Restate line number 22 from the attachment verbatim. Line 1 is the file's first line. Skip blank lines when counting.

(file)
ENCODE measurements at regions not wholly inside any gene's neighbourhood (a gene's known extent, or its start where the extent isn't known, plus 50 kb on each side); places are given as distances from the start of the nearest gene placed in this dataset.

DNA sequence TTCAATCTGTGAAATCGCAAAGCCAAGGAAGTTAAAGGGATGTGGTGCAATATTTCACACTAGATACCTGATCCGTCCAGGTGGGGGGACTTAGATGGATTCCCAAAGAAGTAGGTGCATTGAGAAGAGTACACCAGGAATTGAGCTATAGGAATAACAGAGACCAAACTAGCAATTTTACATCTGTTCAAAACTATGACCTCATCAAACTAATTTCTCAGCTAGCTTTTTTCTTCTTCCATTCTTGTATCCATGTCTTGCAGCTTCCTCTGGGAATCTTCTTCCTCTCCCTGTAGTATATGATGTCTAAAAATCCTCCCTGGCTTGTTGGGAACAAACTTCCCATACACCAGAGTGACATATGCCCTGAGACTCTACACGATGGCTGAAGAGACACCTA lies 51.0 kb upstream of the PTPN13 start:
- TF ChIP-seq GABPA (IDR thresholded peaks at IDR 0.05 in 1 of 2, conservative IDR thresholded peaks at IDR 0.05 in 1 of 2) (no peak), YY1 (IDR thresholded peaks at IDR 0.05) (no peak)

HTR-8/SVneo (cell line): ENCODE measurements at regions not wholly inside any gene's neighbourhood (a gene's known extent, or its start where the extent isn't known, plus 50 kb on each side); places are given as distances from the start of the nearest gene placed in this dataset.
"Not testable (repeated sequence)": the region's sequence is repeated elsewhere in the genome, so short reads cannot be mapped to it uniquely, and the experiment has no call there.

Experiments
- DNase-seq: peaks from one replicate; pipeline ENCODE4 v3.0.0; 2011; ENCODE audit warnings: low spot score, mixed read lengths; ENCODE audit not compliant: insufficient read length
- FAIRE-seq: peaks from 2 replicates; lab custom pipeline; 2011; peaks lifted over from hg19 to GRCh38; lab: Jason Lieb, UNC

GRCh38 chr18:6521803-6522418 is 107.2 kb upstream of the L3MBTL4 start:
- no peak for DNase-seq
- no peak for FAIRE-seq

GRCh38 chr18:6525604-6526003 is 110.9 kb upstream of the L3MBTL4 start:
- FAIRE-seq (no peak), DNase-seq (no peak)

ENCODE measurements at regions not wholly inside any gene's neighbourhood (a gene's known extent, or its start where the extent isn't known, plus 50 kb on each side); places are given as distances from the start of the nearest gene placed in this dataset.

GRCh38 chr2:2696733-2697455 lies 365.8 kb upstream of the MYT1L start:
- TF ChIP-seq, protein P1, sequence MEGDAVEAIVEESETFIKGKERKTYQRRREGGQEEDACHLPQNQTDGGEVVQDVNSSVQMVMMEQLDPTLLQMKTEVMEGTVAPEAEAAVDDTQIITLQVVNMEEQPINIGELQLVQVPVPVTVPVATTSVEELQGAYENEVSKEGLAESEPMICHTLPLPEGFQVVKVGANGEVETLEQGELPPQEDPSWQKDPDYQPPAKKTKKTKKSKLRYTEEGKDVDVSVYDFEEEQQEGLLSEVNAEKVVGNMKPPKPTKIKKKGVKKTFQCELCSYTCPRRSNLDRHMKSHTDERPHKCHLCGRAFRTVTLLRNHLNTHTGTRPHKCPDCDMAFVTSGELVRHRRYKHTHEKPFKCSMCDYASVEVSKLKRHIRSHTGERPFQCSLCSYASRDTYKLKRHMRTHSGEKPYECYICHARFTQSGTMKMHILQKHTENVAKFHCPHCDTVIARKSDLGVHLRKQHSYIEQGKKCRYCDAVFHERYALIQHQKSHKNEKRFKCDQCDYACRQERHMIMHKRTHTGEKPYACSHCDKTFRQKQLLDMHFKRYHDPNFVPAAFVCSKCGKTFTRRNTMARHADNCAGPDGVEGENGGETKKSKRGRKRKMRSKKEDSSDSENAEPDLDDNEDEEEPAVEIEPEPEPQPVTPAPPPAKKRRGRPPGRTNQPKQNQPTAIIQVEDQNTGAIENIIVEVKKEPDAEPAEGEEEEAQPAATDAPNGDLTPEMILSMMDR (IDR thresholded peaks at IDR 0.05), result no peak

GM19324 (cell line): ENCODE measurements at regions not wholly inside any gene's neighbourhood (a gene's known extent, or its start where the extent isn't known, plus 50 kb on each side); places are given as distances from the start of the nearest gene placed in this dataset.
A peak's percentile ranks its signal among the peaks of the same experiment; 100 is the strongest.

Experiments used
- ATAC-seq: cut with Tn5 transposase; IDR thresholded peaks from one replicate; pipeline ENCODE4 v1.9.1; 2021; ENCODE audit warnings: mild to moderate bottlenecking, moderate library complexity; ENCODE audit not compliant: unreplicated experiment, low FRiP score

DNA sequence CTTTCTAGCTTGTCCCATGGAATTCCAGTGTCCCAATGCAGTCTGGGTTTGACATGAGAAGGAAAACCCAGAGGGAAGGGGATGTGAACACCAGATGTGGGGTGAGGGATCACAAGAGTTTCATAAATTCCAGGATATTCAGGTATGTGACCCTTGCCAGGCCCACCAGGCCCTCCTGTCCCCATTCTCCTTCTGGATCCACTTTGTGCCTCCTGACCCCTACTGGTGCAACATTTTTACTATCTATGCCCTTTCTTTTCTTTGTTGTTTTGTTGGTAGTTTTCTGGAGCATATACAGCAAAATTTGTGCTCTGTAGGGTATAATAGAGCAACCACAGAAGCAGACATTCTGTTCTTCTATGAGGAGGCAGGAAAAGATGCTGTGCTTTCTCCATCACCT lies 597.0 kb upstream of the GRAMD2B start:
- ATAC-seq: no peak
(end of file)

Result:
- ATAC-seq: no peak